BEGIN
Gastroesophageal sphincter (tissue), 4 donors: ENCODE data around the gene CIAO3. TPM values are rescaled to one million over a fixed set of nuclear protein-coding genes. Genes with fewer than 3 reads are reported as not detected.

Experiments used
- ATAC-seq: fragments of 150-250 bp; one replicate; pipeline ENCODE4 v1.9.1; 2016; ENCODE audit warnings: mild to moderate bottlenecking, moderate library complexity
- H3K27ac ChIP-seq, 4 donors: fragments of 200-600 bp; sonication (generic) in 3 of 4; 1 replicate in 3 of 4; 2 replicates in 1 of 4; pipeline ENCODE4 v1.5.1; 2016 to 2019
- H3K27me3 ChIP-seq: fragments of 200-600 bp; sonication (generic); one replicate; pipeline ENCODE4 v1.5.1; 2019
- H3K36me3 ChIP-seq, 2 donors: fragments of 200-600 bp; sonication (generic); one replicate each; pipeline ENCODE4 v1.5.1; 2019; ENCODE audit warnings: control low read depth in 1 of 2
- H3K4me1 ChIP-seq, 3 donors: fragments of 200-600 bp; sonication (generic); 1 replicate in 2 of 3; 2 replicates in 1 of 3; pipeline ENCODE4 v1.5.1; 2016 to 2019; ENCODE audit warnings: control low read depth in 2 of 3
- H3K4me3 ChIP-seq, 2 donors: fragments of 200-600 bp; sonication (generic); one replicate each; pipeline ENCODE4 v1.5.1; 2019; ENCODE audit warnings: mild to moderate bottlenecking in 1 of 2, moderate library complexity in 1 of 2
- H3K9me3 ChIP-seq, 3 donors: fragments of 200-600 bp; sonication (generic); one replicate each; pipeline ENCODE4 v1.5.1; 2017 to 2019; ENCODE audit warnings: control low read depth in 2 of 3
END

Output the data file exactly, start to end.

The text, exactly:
Gastroesophageal sphincter (tissue), 4 donors: ENCODE data around the gene CIAO3. TPM values are rescaled to one million over a fixed set of nuclear protein-coding genes. Genes with fewer than 3 reads are reported as not detected.

Experiments used
- ATAC-seq: fragments of 150-250 bp; one replicate; pipeline ENCODE4 v1.9.1; 2016; ENCODE audit warnings: mild to moderate bottlenecking, moderate library complexity
- H3K27ac ChIP-seq, 4 donors: fragments of 200-600 bp; sonication (generic) in 3 of 4; 1 replicate in 3 of 4; 2 replicates in 1 of 4; pipeline ENCODE4 v1.5.1; 2016 to 2019
- H3K27me3 ChIP-seq: fragments of 200-600 bp; sonication (generic); one replicate; pipeline ENCODE4 v1.5.1; 2019
- H3K36me3 ChIP-seq, 2 donors: fragments of 200-600 bp; sonication (generic); one replicate each; pipeline ENCODE4 v1.5.1; 2019; ENCODE audit warnings: control low read depth in 1 of 2
- H3K4me1 ChIP-seq, 3 donors: fragments of 200-600 bp; sonication (generic); 1 replicate in 2 of 3; 2 replicates in 1 of 3; pipeline ENCODE4 v1.5.1; 2016 to 2019; ENCODE audit warnings: control low read depth in 2 of 3
- H3K4me3 ChIP-seq, 2 donors: fragments of 200-600 bp; sonication (generic); one replicate each; pipeline ENCODE4 v1.5.1; 2019; ENCODE audit warnings: mild to moderate bottlenecking in 1 of 2, moderate library complexity in 1 of 2
- H3K9me3 ChIP-seq, 3 donors: fragments of 200-600 bp; sonication (generic); one replicate each; pipeline ENCODE4 v1.5.1; 2017 to 2019; ENCODE audit warnings: control low read depth in 2 of 3